Pellucid marginal corneal degeneration is a bilateral corneal ectasia characterized by a band of clear thinning that runs approximately 1 to 2 mm inside and concentric to the inferior limbus.1 The uninvolved cornea protrudes centrally, overhanging the area of thinning, and remains clear and of normal thickness.1 To date, to our knowledge, superiorly located hydrops has been reported only in Terrien's marginal corneal degeneration.2 We report 2 cases with the characteristics of pellucid marginal degeneration, except that the thinning occurred only superiorly. In addition, the first patient we describe developed hydrops in the superior cornea of one eye.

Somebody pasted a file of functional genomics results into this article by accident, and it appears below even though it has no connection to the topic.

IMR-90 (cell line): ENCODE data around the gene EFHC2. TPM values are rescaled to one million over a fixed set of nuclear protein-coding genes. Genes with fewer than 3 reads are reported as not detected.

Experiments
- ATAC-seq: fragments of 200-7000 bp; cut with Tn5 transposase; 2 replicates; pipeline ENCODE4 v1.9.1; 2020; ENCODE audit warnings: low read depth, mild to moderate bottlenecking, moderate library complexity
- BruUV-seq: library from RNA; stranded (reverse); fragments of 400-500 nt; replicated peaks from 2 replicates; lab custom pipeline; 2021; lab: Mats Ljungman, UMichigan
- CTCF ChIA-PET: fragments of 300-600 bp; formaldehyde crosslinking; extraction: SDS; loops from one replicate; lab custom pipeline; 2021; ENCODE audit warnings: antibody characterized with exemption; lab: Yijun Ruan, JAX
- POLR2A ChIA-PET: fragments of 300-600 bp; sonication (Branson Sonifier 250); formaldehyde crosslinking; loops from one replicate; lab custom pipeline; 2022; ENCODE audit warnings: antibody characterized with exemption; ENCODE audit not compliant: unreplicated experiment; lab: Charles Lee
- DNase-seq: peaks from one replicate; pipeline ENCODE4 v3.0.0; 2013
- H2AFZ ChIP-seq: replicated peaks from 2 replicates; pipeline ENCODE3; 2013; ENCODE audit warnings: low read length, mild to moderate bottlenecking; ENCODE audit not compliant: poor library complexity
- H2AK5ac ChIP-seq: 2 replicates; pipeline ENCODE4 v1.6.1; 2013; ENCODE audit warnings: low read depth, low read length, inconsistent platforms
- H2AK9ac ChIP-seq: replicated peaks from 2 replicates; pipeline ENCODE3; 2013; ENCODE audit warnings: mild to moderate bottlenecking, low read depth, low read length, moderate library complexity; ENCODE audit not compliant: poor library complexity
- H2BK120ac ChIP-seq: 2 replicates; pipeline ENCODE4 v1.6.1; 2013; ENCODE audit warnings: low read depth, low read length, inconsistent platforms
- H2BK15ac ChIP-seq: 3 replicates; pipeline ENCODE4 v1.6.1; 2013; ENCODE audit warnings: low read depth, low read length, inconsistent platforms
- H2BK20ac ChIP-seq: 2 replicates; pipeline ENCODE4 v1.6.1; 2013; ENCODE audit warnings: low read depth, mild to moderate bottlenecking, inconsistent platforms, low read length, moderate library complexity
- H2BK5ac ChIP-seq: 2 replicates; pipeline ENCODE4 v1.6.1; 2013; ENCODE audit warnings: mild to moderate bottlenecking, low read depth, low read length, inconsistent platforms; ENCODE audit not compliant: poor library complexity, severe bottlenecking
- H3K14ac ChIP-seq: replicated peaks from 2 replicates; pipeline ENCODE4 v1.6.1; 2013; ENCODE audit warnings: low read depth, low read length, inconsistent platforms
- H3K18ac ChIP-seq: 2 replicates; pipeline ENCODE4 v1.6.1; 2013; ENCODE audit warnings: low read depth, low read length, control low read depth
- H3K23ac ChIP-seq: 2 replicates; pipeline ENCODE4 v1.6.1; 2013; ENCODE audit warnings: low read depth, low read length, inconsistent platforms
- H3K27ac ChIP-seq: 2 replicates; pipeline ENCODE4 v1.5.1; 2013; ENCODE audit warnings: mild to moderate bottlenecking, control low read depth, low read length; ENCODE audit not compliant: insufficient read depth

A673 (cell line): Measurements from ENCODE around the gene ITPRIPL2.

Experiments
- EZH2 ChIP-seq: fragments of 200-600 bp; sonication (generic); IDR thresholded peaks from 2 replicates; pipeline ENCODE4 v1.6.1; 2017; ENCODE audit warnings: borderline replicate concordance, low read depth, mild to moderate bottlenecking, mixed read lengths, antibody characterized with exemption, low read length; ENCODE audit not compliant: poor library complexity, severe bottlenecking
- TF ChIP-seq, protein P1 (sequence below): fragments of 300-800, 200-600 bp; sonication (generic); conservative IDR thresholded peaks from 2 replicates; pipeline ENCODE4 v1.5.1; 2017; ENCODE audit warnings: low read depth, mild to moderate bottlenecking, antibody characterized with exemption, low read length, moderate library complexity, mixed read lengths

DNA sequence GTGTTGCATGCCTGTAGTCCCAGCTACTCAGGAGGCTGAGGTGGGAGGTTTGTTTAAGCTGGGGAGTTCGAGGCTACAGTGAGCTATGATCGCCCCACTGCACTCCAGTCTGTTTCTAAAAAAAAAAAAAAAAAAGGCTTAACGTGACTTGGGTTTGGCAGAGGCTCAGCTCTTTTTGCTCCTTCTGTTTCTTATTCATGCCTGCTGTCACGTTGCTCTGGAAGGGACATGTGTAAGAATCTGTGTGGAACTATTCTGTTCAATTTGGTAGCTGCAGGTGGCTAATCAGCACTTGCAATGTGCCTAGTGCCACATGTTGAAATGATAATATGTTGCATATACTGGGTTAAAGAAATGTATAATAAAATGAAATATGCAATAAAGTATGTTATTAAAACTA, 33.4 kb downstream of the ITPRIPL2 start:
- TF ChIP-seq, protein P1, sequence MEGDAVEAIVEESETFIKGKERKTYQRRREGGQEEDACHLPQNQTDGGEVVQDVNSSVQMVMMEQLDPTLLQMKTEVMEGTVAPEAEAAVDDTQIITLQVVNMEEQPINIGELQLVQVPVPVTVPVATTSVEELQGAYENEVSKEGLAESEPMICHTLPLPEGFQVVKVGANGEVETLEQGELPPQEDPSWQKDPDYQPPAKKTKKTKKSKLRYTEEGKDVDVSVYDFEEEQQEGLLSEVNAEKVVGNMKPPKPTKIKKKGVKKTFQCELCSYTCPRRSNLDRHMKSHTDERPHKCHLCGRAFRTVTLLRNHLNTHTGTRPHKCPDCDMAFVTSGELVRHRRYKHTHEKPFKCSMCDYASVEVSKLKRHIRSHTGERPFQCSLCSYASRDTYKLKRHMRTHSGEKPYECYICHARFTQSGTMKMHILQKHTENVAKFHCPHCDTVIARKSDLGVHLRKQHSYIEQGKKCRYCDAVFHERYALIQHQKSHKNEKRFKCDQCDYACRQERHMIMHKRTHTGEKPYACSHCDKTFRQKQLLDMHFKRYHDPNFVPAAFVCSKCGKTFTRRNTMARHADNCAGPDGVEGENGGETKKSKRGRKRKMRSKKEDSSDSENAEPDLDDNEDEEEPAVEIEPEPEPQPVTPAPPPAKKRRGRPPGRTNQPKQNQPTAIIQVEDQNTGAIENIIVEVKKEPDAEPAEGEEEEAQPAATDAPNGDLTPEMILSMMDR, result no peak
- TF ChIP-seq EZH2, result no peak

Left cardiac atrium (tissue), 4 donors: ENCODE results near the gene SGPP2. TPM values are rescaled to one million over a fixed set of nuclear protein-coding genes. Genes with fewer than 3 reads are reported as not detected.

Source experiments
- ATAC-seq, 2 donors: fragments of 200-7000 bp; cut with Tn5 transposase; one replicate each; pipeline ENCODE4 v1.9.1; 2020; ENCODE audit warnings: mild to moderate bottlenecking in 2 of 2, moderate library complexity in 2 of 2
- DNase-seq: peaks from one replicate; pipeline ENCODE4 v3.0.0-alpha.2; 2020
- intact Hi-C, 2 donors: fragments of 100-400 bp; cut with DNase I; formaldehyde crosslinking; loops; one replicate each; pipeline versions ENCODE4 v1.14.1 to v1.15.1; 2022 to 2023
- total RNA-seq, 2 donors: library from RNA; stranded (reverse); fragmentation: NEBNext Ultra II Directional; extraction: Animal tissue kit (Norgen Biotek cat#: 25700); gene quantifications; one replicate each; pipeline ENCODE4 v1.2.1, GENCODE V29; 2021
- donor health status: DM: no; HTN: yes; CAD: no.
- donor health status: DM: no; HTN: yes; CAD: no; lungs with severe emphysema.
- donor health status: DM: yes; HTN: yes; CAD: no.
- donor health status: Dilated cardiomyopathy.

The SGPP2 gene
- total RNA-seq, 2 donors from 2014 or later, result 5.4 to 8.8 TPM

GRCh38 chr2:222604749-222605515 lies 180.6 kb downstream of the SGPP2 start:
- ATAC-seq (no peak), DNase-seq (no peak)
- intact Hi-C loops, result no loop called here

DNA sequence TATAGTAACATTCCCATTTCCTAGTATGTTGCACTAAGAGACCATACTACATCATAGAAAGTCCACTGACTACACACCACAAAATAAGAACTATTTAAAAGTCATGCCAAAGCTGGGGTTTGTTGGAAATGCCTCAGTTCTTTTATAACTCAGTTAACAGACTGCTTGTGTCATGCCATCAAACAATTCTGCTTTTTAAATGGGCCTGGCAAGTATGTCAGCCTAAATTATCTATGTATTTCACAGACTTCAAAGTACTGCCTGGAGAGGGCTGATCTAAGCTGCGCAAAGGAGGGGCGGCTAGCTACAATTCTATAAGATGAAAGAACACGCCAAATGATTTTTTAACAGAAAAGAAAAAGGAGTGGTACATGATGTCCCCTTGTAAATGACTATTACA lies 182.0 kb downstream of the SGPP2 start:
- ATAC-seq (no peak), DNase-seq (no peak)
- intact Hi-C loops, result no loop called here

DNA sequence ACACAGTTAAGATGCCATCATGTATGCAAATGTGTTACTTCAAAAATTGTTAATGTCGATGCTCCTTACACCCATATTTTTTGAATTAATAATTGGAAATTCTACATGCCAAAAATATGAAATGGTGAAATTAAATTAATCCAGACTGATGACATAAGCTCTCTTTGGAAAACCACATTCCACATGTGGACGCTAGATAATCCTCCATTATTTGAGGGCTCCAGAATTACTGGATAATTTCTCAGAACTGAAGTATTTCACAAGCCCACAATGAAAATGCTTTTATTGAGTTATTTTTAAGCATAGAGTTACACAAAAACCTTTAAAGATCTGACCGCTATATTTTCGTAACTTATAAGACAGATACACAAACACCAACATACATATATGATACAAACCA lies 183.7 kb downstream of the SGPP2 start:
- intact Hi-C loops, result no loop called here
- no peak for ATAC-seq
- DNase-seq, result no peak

Report of Cases.
A 62-year-old black man was seen with a 4-week history of sudden onset of pain, photophobia, and decreased visual acuity in his left eye. His medical history was unremarkable, and his family history included a son with "bad astigmatism." The best-corrected visual acuity was
Taglia DP, Sugar J. Superior Pellucid Marginal Corneal Degeneration With Hydrops. Arch Ophthalmol. 1997;115(2):274-275. doi:10.1001/archopht.1997.01100150276023